Quantificaion of ion diffusion in gallium arsenide-based spintronic Light-Emitting Diode devices using time-of-flight secondary ion mass spectrometry
Cogswell, Jeffrey Ryan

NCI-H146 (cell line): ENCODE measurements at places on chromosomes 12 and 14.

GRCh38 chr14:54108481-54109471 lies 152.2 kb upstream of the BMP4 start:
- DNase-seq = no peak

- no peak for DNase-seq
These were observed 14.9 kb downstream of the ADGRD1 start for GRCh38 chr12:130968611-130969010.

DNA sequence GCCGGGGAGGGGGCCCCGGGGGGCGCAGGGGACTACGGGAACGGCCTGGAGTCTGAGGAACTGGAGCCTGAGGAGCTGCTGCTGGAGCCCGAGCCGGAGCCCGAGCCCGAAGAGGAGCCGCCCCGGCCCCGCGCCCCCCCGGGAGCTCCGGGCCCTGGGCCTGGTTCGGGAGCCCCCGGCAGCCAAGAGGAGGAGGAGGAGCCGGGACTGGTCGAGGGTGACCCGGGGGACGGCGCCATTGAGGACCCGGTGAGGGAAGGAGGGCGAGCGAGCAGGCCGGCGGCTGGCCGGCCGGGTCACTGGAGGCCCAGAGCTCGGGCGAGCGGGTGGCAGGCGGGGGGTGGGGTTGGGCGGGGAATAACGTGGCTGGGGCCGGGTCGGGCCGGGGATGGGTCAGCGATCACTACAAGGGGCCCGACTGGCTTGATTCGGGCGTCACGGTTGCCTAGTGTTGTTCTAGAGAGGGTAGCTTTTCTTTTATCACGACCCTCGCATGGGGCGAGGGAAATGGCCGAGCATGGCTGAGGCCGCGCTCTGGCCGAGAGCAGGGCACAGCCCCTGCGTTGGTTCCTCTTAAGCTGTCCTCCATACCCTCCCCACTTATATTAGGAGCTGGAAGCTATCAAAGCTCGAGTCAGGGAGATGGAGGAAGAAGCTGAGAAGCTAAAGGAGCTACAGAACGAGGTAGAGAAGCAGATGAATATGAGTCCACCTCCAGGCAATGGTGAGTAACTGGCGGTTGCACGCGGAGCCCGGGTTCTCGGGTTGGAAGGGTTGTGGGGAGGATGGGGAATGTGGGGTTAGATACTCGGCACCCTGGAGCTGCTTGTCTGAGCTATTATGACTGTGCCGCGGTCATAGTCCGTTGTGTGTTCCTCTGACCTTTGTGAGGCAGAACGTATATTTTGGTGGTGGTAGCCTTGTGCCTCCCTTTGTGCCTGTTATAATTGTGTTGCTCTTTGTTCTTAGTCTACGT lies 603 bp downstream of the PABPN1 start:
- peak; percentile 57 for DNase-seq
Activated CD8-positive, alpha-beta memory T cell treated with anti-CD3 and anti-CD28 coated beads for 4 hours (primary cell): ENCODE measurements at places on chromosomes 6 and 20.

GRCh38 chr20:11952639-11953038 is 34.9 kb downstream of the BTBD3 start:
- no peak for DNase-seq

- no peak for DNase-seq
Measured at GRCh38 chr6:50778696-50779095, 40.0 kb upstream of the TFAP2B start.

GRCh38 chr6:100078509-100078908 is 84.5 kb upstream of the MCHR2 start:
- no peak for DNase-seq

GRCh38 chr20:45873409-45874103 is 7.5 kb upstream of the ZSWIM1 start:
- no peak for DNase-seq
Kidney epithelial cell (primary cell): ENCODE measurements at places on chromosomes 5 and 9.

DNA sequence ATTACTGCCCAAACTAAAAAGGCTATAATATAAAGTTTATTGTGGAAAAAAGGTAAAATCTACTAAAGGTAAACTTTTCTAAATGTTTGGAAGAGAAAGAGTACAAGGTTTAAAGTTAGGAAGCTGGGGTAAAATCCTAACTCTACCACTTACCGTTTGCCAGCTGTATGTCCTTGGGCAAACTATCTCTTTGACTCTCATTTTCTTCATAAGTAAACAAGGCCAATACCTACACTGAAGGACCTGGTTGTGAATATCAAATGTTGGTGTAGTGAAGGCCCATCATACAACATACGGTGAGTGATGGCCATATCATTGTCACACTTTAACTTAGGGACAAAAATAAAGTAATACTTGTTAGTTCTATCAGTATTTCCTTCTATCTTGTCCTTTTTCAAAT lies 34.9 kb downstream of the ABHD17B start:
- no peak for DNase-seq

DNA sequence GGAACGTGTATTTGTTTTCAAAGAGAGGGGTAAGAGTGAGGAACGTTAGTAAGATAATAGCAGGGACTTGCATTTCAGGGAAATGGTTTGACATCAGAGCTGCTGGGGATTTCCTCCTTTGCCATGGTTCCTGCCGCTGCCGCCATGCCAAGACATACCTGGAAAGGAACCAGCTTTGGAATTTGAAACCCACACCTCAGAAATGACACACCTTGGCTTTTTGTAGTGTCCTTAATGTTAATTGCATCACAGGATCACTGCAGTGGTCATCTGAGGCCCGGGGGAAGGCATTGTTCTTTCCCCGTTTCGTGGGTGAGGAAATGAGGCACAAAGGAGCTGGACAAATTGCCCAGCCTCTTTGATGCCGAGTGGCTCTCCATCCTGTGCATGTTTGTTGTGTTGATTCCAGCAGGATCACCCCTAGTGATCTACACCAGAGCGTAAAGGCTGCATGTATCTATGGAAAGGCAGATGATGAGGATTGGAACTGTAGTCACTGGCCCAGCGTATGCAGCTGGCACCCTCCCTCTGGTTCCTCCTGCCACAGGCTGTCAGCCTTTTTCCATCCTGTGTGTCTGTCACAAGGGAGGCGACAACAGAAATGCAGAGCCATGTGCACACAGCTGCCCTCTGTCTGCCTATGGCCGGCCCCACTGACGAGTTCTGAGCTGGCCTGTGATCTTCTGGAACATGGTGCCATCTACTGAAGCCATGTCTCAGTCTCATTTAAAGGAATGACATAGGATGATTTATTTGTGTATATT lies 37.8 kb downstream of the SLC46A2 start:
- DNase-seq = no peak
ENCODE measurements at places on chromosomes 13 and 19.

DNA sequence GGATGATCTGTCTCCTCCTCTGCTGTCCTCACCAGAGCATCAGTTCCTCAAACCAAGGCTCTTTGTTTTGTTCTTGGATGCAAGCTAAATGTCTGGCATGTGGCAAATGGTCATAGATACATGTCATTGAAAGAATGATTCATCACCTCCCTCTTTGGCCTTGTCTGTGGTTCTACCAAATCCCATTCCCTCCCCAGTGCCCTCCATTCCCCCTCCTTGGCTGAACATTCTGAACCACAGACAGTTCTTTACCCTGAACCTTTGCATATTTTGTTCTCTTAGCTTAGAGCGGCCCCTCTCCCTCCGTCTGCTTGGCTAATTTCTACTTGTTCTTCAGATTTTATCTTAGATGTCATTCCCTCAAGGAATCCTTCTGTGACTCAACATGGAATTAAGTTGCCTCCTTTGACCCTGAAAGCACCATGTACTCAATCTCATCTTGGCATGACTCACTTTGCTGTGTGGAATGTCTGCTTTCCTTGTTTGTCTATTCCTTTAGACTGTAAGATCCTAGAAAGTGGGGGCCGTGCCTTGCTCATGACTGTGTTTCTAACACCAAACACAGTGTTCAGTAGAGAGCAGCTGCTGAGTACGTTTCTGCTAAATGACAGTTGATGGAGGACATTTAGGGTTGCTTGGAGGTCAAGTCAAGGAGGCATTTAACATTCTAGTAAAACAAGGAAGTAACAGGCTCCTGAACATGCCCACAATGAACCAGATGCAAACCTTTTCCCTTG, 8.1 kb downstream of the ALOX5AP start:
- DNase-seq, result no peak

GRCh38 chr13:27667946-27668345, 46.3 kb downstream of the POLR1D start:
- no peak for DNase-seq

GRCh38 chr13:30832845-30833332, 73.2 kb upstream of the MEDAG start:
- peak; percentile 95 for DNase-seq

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Depth profiling using Secondary Ion Mass Spectrometry (SIMS) is a direct method to measure diffusion of atomic or molecular species that have migrated distances of nanometers/micrometers in a specific material. For this research, the diffusion of Mn, sequentially Ga ions, in Gallium Arsenide (GaAs)-based spin Light Emitting Diode (LED) devices is studied by quantitative Time-of-Flight (ToF) SIMS. The goal is to prove conclusively the driving force and mechanism behind Mn diffusion in GaAs by quantifying the diffusion of these ions in each device. Previous work has identified two competing processes for the movement of Mn in GaAs: diffusion and phase separation. The process is dependent on the temperature the sample is exposed to, either by post-annealing, or during the molecular beam epitaxy (MBE) growth process. The hypothesis is that Manganese Arsenide (MnAs) is thermodynamically more stable than randomly distributed Mn ions in GaAs, and that by annealing at a certain temperature, a pure MnAs layer can be produced from a GaMnAs layer in a working spin LED device. Secondly, the spin efficiencies will be measured and the difference will be related to the formation of a pure MnAs layer. The first chapter of this dissertation discusses the history of spintronic devices, including details on the established methods for characterization, the importance for potential application to the semiconductor industry, and the requirements for the full implementation of spintronic devices in modern-day computers. MnAs and GaMnAs devices are studied, their preparation and properties are described, and the study's experimental design is covered in the latter part of Chapter 1. Chapter 2 includes a review of diffusion in semiconductors, including the types of diffusion, mechanisms they follow, and the different established experimental methods for studying diffusion. The later sections include summaries of Mn diffusion and previous studies investigating Mn diffusion in different materials. They describe the preliminary annealing experiments and the reasons behind choosing an annealing temperature of 250°C for this research, along with adjustments to the experimental plan and the reasons behind them. The second portion of this research is described in Chapters 3 and 4. This involves detailing the conversion of the x-axis from time to depth (Chapter 3) and the y-axis from intensity to concentration (Chapter 4) for the quantification of the ToF-SIMS depth profiles. Chapter 4 also combines both axes and details the conclusions from the research. To change the x-axis required the consideration that relatively thin layers (less than 100nm) of the different materials complicated direct comparison of pre- and post-annealed depth profiles. Instability in the current of the sputtering ion guns and the effects of annealing at different temperatures are common for SIMS depth profiling. The thin layers of the working spin LED led to problems and the establishment of new procedures for the correct conversion to depth. A quantitative SIMS depth profile has the y-axis in concentration of a particular atom per cubic centimeter (atoms/cm 3 ). To change the original y-axis from signal intensity requires the establishment of relative sensitivity factors (RSFs). This chapter details the reasons for choosing each relative sensitivity factor (RSF) used for potential conversion of the y-axis. The specific RSF values and their %Relative Standard Deviation (%RSD) are 1.38x10 23 ±5.4% (atoms/cm 3 ) for Mn in MnAs, 4.58x10 23 ±3.86% (atoms/cm 3 ) for Mn in Al 0.15 Ga 0.85 As, and 2.98x10 22 ±9.56% (atoms/cm 3 ) for Ga in MnAs. It was determined that no significant Mn diffusion was occurring in these devices at an annealing temperature of 250°C. From the quantitative depth profiles of Ga in the MnAs layer there was a 25.5% increase of the Ga concentration after the device was annealed at 250°C ± 1°C for 1 hour.